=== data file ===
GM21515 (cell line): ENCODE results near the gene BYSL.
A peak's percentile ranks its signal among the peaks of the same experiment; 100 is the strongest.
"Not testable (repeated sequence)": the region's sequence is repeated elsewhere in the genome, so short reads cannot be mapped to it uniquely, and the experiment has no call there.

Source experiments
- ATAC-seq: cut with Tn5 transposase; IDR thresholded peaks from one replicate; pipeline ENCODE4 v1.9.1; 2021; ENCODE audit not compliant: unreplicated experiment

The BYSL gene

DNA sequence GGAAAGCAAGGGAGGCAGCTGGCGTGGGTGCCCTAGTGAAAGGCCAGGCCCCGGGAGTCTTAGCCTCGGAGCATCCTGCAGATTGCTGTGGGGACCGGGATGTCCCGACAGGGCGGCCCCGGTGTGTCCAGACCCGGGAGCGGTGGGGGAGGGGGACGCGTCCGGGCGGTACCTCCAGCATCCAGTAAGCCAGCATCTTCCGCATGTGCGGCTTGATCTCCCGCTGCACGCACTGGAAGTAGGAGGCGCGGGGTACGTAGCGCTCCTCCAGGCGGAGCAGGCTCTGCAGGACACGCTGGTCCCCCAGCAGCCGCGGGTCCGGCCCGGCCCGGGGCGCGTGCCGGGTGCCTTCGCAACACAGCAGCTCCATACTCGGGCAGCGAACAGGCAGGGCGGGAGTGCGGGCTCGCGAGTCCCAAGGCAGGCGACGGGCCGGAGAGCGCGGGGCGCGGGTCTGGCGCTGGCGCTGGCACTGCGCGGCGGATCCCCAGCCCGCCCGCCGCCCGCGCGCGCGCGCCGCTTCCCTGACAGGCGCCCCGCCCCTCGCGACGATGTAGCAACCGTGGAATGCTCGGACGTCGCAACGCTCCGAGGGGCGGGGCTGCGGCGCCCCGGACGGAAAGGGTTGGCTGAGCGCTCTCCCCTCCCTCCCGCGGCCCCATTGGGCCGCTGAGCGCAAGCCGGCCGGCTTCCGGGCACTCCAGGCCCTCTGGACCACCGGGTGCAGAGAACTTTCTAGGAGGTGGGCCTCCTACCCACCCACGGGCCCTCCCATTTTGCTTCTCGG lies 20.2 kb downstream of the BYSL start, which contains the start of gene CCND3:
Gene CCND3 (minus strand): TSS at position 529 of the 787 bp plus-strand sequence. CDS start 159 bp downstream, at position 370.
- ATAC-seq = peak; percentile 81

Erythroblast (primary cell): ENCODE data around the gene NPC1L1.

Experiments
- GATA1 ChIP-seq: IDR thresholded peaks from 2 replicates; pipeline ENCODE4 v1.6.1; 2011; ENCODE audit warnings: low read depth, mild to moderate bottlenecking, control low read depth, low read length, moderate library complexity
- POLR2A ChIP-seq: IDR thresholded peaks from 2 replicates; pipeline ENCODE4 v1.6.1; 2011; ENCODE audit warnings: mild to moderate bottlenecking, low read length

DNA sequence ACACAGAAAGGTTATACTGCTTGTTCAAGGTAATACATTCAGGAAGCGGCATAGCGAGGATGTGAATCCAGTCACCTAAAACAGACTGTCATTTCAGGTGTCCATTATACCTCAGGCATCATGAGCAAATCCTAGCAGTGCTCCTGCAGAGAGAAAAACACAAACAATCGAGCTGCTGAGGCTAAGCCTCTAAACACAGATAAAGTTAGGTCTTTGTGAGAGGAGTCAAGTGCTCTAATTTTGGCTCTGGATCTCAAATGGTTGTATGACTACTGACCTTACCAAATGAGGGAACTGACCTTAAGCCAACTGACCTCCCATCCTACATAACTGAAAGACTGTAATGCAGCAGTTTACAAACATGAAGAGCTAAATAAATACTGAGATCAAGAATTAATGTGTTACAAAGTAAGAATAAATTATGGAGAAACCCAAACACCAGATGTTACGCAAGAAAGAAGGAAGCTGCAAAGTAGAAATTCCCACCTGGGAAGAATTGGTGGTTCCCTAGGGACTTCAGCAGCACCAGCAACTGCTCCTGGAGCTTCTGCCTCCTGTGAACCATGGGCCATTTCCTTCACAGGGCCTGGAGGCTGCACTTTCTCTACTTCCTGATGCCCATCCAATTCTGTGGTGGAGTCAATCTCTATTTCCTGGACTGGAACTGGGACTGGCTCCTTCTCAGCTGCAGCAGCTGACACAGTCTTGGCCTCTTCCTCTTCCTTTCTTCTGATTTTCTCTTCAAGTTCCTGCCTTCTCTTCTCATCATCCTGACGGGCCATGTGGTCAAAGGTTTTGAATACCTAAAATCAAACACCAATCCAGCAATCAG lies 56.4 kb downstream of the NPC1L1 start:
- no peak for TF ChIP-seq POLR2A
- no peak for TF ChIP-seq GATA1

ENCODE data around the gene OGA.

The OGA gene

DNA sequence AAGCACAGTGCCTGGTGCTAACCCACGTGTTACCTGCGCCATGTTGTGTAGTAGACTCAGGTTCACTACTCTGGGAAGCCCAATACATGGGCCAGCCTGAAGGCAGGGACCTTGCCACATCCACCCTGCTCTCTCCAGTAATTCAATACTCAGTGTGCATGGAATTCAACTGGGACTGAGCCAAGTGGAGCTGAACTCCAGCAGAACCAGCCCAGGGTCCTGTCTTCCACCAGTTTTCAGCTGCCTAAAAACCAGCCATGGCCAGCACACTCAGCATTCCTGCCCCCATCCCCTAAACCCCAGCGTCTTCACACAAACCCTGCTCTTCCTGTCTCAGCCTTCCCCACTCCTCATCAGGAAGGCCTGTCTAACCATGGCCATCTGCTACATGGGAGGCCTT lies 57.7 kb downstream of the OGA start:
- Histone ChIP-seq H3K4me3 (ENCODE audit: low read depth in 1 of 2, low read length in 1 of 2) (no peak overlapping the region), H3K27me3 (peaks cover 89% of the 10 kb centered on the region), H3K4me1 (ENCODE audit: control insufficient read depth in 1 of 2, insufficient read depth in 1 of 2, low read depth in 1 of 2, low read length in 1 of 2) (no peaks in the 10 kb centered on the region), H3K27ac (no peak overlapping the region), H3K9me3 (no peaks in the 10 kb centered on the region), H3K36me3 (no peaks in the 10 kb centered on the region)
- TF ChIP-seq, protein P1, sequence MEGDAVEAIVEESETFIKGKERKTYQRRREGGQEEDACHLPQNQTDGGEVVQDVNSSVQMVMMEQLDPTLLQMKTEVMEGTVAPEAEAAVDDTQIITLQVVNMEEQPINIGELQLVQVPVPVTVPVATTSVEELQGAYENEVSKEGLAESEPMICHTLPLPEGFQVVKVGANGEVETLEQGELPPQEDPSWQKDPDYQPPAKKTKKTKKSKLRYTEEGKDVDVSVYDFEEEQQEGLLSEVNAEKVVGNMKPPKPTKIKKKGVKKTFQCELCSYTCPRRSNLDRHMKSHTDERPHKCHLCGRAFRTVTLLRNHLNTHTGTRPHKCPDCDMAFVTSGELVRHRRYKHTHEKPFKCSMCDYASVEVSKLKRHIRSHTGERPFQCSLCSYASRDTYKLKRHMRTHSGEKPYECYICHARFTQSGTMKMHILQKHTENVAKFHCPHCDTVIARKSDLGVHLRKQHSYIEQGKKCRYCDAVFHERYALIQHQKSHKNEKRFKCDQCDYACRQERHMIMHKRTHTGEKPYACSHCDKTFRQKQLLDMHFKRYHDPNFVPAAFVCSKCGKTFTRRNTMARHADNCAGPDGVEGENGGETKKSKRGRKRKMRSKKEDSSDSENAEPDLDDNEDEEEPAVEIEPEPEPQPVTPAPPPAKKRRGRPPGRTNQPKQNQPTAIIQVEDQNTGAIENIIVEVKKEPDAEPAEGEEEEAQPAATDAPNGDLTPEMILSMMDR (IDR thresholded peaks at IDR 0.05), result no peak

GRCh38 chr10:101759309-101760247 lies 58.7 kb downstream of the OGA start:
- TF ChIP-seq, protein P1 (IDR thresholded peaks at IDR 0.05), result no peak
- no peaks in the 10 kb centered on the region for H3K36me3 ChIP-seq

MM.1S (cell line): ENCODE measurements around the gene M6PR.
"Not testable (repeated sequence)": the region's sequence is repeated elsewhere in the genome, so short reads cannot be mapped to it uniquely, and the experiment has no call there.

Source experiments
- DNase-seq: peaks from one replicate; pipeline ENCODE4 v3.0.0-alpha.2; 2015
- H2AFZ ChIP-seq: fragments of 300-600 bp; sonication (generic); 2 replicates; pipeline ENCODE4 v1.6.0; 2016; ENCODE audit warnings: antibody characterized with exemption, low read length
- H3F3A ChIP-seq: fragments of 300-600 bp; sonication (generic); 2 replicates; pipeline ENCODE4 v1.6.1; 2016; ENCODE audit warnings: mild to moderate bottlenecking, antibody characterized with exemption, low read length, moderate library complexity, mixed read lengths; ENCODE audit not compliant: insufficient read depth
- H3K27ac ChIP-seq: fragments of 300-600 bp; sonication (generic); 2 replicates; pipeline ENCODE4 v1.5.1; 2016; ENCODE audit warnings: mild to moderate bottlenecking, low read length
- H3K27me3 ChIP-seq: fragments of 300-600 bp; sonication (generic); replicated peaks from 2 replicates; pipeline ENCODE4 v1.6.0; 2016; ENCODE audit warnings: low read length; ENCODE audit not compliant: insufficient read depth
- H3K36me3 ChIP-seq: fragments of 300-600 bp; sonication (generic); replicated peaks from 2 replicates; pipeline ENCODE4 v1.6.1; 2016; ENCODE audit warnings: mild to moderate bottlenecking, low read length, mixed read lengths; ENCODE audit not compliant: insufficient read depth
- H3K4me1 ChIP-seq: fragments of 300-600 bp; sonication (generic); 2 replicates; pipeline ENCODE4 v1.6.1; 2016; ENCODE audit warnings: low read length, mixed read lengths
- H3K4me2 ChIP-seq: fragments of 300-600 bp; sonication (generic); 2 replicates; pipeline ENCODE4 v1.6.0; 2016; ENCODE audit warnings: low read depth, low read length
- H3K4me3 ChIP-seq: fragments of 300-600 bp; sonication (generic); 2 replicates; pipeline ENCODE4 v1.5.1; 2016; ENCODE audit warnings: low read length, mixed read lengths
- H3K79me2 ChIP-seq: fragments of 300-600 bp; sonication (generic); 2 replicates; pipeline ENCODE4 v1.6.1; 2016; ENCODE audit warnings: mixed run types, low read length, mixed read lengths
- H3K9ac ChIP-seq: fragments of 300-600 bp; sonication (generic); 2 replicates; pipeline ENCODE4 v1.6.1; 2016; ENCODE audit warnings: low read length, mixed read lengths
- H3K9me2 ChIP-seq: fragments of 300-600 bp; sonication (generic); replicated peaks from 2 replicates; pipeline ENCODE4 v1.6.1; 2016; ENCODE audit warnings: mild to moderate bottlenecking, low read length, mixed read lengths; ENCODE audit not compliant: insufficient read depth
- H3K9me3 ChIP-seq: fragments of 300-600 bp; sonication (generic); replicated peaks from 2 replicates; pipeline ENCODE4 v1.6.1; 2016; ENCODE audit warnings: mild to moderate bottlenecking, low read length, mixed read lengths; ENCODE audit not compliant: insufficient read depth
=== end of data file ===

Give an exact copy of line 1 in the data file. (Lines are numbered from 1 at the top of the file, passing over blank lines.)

GM21515 (cell line): ENCODE results near the gene BYSL.